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Lyr Req: Andy's gone a-droving? / ...with Cattle

DigiTrad:
ANDY'S GONE WITH CATTLE


Related threads:
Andy's Gone With Cattle (25)
Tune Add: Andy's Gone With Cattle (trad Australia) (14)
Help: Andy's gone with cattle... Album# CD#?? (5)


GUEST,dreoilin 16 May 00 - 08:01 AM
GUEST,Paul Burke 16 May 00 - 08:08 AM
Bob Bolton 16 May 00 - 09:22 AM
Charlie Baum 16 May 00 - 09:23 AM
Mike Regenstreif 16 May 00 - 09:27 AM
dreoilin 16 May 00 - 11:38 AM
GUEST,Gerry Doyle in Ireland. 27 Aug 11 - 04:11 AM
zozimus 27 Aug 11 - 05:22 AM
maeve 27 Aug 11 - 06:56 AM
JeffB 27 Aug 11 - 03:13 PM
Helen 27 Aug 11 - 07:50 PM
Sandra in Sydney 28 Aug 11 - 12:05 AM
zozimus 28 Aug 11 - 08:06 AM
Sandra in Sydney 28 Aug 11 - 09:30 AM
zozimus 28 Aug 11 - 08:04 PM
Sandra in Sydney 01 Sep 11 - 02:28 AM
The Doctor 01 Sep 11 - 06:23 AM
Bob Bolton 04 Sep 11 - 06:39 PM
Sandra in Sydney 04 Sep 11 - 06:46 PM
Fergie 04 Sep 11 - 07:49 PM
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Subject: andys gone a droving
From: GUEST,dreoilin
Date: 16 May 00 - 08:01 AM

Looking for the lyrics of this lovely Australian ballad ; not sure if this is the title but the chorus has this line in it


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Subject: RE: andys gone a droving
From: GUEST,Paul Burke
Date: 16 May 00 - 08:08 AM

This was on a record by Salmontails (a Coventry (UK) band )of about 1975. Eddie Murphy (not that one) sang it and Clive (surname?) played Northumbrian Pipes. Julian Badcock has my copy, along with all my other vinyl, and he's gone off to live on a narrowboat in Shropshire somewhere, so finding it may take some time.


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Subject: Lyr Add: ANDY'S GONE WITH CATTLE (Henry Lawson)
From: Bob Bolton
Date: 16 May 00 - 09:22 AM

G'day Dreolin,

This is a Henry Lawson poem written in 1888. Chris Kempster's The Songs of Henry Lawson gives 8 different traditional and recent tunes - it is quite popular!

Regards,

Bob Bolton

ANDY'S GONE WITH CATTLE

Our Andy's gone to battle now 'gainst Drought, the red marauder.
Our Andy's gone with cattle now across the Queensland border.
He's left us in dejection now; our hearts with him are roving.
It's dull on this selection now, since Andy went a-droving.

Who now shall wear the cheerful face in times when things are slackest?
And who shall whistle round the place when Fortune frowns her blackest?
0 who shall cheek the squatter now when he comes round us snarling?
His tongue is growing hotter now since Andy crossed the Darling.

The gates are out of order now; in storms the riders rattle,
For far across the border now our Andy's gone with cattle.
Poor Aunty's looking thin and white, and Uncle's cross with worry,
And poor old Blucher howls all night since Andy left Macquarie.

0 may the showers in torrents fall, and all the tanks run over,
And may the grass grow green and tall in pathways of the drover,
And may good angels send the rain on desert stretches sandy,
And when the summer comes again, God grant 'twill bring us Andy.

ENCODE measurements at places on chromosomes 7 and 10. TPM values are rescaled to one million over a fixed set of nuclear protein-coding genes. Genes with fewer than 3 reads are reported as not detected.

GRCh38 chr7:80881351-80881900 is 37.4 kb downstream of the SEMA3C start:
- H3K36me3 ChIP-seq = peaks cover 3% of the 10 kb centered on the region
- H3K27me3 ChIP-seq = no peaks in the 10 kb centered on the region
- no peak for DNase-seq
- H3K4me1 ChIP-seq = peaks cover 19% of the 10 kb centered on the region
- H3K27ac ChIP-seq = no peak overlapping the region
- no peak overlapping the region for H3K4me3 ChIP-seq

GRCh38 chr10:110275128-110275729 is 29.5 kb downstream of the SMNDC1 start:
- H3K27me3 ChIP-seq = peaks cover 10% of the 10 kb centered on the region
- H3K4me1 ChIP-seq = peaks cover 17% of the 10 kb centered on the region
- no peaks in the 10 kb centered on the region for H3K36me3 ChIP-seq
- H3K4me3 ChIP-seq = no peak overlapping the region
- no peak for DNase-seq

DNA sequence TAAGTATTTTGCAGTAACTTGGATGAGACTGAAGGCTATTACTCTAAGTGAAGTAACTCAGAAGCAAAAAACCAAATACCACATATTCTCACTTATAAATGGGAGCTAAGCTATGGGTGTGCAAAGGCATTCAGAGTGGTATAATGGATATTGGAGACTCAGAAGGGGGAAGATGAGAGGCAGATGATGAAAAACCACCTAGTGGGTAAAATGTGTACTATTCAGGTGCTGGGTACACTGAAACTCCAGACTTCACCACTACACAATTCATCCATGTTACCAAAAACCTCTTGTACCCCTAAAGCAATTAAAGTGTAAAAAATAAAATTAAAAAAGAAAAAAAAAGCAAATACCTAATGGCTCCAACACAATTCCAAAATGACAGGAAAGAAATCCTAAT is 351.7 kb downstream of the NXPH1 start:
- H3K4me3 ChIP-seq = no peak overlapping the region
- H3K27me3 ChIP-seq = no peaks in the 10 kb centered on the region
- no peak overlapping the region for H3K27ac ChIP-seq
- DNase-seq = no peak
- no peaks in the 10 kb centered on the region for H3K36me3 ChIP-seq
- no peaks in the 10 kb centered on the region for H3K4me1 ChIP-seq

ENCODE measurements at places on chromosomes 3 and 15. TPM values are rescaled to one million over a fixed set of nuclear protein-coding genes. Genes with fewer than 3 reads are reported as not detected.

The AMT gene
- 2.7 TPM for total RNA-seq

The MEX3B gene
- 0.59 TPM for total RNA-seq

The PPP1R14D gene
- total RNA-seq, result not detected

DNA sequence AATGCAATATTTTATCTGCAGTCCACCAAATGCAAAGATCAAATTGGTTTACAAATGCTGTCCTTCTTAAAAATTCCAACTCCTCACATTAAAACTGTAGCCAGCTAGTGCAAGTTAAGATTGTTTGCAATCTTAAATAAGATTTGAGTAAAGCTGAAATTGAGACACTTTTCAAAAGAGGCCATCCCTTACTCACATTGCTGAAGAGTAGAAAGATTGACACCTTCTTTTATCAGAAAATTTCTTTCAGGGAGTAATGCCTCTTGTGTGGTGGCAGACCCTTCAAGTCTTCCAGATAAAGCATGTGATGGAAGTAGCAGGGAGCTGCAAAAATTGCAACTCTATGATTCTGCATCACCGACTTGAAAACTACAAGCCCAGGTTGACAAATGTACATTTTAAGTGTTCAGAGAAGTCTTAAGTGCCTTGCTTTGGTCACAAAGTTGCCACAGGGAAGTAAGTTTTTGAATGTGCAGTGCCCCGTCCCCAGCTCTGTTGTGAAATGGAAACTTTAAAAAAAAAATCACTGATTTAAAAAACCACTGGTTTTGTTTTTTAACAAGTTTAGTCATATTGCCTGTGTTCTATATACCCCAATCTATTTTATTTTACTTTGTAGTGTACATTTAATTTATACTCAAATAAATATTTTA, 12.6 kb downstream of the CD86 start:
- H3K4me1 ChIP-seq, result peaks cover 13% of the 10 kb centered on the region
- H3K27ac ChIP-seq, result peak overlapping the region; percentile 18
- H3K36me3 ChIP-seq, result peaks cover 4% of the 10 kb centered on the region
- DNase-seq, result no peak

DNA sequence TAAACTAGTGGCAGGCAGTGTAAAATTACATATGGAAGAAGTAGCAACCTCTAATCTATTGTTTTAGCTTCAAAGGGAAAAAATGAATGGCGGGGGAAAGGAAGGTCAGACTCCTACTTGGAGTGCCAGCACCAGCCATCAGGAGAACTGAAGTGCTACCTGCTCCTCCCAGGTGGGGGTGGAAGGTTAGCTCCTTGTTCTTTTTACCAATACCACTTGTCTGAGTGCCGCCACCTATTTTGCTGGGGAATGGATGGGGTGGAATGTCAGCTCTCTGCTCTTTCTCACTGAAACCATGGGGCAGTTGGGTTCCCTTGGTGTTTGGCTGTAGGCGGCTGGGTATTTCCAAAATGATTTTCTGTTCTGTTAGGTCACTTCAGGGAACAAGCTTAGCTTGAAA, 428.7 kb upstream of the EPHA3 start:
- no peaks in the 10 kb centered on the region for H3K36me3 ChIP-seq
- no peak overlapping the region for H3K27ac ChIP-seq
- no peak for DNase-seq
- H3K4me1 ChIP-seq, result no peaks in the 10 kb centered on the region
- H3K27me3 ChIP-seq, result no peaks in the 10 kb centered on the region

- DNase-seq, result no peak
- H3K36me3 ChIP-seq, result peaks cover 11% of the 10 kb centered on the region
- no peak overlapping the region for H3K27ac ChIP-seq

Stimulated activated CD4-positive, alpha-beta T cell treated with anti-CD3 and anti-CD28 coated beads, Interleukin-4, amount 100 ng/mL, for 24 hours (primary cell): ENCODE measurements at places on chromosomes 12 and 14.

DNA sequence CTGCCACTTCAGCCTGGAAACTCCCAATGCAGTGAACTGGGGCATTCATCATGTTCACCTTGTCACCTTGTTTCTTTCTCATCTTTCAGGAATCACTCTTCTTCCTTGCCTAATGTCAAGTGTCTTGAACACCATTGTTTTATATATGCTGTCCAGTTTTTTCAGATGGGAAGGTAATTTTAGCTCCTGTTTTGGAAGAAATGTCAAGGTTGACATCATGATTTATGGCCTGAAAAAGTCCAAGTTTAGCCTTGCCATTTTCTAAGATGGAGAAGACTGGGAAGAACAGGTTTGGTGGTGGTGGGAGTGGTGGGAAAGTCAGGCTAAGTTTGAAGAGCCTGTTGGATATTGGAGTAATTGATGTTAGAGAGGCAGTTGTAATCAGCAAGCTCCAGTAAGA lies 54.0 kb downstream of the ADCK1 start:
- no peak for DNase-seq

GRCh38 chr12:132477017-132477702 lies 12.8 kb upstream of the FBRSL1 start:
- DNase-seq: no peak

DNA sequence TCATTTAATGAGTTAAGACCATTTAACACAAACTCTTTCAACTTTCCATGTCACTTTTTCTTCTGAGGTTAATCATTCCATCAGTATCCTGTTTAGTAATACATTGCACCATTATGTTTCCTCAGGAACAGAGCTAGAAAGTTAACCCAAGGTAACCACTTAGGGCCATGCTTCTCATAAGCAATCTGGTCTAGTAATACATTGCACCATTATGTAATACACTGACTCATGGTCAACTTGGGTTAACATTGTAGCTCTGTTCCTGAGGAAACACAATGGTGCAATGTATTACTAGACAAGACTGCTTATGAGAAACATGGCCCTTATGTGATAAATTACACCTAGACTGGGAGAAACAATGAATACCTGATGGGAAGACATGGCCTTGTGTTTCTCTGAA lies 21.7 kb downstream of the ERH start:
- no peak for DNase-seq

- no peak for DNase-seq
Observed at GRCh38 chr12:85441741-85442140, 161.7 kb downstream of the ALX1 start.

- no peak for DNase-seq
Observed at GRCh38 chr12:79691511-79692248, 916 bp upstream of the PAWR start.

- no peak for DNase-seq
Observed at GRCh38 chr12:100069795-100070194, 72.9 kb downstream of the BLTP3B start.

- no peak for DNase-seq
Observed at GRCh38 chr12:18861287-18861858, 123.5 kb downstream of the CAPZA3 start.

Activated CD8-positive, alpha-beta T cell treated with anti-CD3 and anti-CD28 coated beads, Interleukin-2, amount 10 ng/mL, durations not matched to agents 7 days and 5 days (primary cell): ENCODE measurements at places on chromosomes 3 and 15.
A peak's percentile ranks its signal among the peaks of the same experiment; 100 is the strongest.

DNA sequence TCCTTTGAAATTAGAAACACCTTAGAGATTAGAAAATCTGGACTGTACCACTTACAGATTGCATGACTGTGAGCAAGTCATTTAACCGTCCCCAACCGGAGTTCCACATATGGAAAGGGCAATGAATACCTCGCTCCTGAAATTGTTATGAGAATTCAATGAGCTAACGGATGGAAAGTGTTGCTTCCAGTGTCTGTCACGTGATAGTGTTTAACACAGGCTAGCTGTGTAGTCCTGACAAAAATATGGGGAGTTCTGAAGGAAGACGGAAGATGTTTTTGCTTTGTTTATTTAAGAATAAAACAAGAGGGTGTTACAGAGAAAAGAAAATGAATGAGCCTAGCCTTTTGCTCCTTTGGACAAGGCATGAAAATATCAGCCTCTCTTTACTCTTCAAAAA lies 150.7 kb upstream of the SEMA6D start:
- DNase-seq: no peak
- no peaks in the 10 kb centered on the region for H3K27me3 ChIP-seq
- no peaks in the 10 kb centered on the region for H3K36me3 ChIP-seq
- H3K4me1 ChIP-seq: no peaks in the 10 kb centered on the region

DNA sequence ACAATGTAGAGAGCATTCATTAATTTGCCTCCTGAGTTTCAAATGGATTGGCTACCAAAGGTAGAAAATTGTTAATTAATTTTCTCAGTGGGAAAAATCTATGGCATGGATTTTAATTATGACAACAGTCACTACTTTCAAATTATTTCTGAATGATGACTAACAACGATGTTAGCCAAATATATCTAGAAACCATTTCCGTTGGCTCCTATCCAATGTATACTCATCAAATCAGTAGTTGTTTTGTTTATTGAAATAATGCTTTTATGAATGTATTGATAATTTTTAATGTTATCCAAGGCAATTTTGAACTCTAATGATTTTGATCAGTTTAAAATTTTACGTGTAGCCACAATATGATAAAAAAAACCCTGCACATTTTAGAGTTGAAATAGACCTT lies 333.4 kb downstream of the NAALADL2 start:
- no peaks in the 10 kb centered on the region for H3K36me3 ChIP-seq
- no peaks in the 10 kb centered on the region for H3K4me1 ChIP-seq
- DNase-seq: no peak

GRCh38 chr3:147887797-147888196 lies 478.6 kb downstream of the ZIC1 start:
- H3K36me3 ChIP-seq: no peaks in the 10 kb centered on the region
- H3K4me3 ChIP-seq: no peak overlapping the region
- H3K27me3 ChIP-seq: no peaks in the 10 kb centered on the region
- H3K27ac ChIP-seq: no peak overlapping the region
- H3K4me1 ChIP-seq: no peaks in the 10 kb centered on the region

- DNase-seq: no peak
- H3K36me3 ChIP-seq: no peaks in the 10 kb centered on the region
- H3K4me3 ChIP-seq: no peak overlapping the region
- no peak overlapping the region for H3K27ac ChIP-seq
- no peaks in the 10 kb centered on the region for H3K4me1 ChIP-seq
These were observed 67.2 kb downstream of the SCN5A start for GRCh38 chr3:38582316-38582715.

Later version of verse one:

Our Andy's gone with cattle now - our hearts are out of order -
With drought he's gone to battle now across the Queensland border.
Etc....


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Subject: RE: andys gone a droving
From: Charlie Baum
Date: 16 May 00 - 09:23 AM

It's in the Digital Tradition called "ANDY'S GONE WITH CATTLE". Go to the box and type in the search words "Andy" and "droving". Or just click here.


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Subject: RE: andys gone a droving
From: Mike Regenstreif
Date: 16 May 00 - 09:27 AM

Priscilla Herdman's beautiful version of "Andy's Gone With Cattle" is on her first LP (now CD) THE WATER LILY (Philo).

Mike Regenstreif


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Subject: RE: andys gone a droving
From: dreoilin
Date: 16 May 00 - 11:38 AM

thanks!!


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Subject: RE: Lyr Req: Andy's gone a-droving? / ...with Cattle
From: GUEST,Gerry Doyle in Ireland.
Date: 27 Aug 11 - 04:11 AM

I'm an Irish fisherman who loves poetry and have loved Australian bush poetry since my wife bought me a copy of 'Around the Boree Log'. Since then I have been sent presents of Lawson's poetry and Patterson's poetry by our daughter, when she spent four or five years as a nurse in Australia.

"The gates are out of order now , In a storm the riders rattle." And
"Oh, who shall cheek the squatter now , When he comes us snarling".

I don't understand what the 'rider' on a gate would be, and who is the 'squatter'? Is he some sort of rent collector? Can anyone out there explain please, because When I am telling the story I find it is easier to remember what I understand. So here's hoping that there is someone out there who will take the trouble.


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Subject: RE: Lyr Req: Andy's gone a-droving? / ...with Cattle
From: zozimus
Date: 27 Aug 11 - 05:22 AM

The squatters were the landlords who rented out their plots to the workers,very similiar to Ireland in the good old days. There is quite a collection of the works of both Lawson and Patterson that can be downloaded free from an Australian e-book site. As for "Around the Boree Log", that brings back memories. It was very popular in Ireland about 50 years ago, probably because it was written by a priest, and was safe. My mother used to teack me to read with that book.